Spanish in Our Community


Teaching Spanish 1 and 2, Mr. Alley’s classroom is where most Spanish learners get their start.

Erin McKown, Administrator

With the United States becoming more multicultural as immigration picks up speed, Spanish speakers are bringing their Latin cultures with them into the ‘Melting Pot’. However, with 38.3 million Americans speaking primarily Spanish, bilingual Americans are becoming more in demand.

“I think everyone should know a second language,” junior Taylor Myers said. “There’s more diversity of people that are going around the world. It can come in handy for the future if something happened and the person you had to talk to was speaking a different language.”

Now, when going to different businesses, it’s not uncommon to see a ‘Se habla español’, or ‘We speak Spanish’, ranging from Walmart to even family-owned mechanic shops. Churches such as Tree of Life and Thomas Road Baptist Church even offer Spanish ministries and services. Many Latin-based restaurants also have mostly bilingual servers.

“Speaking two languages is important nowadays,” sophomore Jamari Anthony said. “Spanish is the language for Americans to learn right now.”

However, America is one of the few countries that doesn’t place a large emphasis on languages. While many European and Asian countries require second languages to be taught, American schools make it only an elective. Practice also rarely extends outside the classroom, making fluency hard to achieve in only four years of study. Other countries begin language studies in primary school.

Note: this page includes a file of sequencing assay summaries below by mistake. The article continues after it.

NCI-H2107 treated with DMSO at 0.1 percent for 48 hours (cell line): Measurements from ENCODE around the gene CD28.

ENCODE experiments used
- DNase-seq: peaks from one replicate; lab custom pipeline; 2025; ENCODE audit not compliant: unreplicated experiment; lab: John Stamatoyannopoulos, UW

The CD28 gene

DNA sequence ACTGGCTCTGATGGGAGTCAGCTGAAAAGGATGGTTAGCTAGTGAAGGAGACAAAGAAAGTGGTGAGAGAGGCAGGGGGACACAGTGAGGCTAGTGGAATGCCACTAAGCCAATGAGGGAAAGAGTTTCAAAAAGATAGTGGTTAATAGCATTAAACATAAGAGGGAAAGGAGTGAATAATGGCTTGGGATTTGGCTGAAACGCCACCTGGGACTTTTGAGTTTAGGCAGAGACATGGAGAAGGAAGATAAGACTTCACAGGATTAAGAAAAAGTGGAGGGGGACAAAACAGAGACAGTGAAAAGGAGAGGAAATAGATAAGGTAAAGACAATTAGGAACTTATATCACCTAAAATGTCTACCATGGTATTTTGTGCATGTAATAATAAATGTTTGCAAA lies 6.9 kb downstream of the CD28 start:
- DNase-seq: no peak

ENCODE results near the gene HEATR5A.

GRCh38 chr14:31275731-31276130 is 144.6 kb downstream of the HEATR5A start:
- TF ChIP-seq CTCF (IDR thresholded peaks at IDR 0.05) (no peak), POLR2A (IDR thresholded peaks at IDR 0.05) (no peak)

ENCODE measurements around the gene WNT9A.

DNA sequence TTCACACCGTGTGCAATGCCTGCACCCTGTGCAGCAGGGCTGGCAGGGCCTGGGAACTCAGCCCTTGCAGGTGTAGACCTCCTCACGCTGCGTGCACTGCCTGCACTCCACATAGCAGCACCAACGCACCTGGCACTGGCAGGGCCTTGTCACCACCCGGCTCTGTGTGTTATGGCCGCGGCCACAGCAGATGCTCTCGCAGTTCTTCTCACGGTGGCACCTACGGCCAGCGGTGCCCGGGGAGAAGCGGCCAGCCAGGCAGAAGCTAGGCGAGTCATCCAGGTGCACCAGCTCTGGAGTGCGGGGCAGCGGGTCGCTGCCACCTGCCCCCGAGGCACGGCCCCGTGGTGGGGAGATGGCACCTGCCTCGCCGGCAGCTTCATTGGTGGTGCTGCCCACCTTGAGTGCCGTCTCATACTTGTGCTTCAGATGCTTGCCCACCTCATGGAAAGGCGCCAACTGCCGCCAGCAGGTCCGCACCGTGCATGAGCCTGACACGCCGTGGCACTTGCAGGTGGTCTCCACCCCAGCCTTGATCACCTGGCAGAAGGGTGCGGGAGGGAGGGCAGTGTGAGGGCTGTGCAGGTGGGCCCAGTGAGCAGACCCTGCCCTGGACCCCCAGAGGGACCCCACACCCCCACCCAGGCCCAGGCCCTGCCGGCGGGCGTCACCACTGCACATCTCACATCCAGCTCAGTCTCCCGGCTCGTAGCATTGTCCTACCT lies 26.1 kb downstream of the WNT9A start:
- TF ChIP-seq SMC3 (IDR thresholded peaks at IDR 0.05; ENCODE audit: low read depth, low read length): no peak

“I don’t think Spanish should be required because for some people it might be harder to learn,” sophomore Alison Harris said. “Why would I need to speak in another language when I already speak English? I think if people come into America, they should learn to speak English so they can talk to Americans.”

For Myers, though, language barriers shouldn’t exist, each one deserving its own respectful attention.

“It’s unfair that people might come to the US and people that speak English might get mad or upset that the person who came here doesn’t know English,” Myers said. “There’s so many English speaking people outside the US not knowing the language of the place they go to.”